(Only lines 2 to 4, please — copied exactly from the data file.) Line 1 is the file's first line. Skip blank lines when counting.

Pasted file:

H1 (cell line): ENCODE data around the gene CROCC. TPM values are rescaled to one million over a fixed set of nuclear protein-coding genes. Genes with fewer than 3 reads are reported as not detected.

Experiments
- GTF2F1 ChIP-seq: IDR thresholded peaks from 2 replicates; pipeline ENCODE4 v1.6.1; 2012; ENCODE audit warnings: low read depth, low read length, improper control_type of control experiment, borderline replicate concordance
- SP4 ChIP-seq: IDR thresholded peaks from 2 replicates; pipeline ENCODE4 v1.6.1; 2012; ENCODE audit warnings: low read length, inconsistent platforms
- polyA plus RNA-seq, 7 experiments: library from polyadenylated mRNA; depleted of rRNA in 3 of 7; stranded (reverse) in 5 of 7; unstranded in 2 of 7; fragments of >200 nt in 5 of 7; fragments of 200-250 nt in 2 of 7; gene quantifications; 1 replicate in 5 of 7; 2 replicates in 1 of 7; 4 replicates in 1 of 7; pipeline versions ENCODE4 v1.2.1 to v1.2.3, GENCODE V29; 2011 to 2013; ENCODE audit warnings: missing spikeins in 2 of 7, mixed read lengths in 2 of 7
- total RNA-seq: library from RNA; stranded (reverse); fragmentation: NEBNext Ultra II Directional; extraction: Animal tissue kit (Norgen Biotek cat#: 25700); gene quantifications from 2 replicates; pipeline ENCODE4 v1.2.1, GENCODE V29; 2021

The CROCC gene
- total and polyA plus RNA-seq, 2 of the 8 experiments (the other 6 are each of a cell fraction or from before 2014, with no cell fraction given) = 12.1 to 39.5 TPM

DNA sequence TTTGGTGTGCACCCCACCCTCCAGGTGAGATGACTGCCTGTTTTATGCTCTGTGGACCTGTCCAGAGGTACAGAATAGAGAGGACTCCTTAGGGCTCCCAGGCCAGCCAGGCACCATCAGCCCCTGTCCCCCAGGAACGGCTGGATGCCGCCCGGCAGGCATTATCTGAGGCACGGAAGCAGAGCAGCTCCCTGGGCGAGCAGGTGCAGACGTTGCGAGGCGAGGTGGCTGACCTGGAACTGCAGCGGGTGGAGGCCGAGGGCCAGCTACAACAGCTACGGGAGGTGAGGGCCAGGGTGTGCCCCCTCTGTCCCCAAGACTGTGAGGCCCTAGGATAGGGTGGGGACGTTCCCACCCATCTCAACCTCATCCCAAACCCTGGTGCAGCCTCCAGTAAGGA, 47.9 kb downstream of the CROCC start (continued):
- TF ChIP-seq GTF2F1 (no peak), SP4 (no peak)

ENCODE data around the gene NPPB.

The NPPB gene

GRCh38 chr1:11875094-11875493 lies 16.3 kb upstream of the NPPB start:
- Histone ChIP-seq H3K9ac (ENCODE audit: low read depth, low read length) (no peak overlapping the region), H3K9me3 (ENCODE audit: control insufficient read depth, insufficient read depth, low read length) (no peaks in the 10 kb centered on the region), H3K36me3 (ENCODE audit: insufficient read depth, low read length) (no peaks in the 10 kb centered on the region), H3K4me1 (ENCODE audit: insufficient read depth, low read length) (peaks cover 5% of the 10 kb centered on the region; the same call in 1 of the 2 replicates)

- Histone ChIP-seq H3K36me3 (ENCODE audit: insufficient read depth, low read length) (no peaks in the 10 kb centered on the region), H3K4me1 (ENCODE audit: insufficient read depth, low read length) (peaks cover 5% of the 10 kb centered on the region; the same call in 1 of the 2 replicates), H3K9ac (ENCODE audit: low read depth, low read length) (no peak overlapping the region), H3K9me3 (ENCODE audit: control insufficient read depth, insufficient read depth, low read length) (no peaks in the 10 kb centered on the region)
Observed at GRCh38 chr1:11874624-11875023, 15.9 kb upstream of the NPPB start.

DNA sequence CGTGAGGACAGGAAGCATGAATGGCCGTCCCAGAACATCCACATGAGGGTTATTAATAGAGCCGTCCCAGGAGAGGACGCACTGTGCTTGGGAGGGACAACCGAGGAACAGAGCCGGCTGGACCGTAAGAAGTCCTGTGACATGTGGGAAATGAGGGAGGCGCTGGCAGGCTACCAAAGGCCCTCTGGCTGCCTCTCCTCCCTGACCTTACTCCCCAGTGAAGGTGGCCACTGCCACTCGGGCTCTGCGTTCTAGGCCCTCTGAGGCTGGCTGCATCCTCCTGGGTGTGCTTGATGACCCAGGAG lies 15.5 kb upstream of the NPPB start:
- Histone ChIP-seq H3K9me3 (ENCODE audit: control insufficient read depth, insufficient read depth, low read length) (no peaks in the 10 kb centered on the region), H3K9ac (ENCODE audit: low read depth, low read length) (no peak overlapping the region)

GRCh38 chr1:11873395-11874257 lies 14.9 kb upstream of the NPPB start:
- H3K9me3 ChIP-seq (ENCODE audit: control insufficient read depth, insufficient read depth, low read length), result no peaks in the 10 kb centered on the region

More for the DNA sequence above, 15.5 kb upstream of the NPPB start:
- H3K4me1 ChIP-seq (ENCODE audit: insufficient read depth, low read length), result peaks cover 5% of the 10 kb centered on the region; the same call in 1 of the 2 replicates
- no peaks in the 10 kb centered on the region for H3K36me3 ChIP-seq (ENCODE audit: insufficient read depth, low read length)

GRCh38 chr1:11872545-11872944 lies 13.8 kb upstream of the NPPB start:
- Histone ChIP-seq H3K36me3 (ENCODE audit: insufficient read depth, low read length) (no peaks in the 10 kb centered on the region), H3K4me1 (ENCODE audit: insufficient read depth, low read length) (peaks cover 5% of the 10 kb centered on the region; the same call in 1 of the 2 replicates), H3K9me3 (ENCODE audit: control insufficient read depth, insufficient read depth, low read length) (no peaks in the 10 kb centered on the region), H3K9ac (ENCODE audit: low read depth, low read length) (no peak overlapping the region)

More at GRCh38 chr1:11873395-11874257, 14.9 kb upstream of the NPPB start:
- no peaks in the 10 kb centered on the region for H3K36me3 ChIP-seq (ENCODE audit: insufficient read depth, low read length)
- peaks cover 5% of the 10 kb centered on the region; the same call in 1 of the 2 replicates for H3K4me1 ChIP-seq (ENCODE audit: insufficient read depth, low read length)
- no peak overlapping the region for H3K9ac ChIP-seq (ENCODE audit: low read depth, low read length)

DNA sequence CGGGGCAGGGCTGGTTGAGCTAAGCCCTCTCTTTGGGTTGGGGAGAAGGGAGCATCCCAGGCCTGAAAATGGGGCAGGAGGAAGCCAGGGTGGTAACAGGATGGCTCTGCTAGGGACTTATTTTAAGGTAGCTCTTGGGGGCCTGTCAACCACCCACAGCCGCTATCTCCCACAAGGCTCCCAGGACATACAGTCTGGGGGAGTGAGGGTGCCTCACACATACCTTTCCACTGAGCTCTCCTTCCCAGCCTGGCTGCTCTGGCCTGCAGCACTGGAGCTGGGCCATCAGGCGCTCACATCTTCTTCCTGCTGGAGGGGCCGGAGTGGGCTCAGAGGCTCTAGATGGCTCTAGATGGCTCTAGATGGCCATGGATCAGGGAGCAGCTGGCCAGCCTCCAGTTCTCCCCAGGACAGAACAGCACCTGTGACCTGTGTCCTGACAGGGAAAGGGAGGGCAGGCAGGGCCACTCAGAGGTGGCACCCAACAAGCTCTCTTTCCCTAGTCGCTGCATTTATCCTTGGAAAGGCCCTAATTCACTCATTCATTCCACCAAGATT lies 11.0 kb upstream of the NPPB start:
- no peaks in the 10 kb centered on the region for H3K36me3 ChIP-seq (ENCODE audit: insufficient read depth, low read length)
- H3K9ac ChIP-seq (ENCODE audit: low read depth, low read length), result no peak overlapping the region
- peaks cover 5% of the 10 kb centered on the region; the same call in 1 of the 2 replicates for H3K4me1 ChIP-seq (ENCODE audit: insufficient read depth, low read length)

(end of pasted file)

Experiments
- GTF2F1 ChIP-seq: IDR thresholded peaks from 2 replicates; pipeline ENCODE4 v1.6.1; 2012; ENCODE audit warnings: low read depth, low read length, improper control_type of control experiment, borderline replicate concordance
- SP4 ChIP-seq: IDR thresholded peaks from 2 replicates; pipeline ENCODE4 v1.6.1; 2012; ENCODE audit warnings: low read length, inconsistent platforms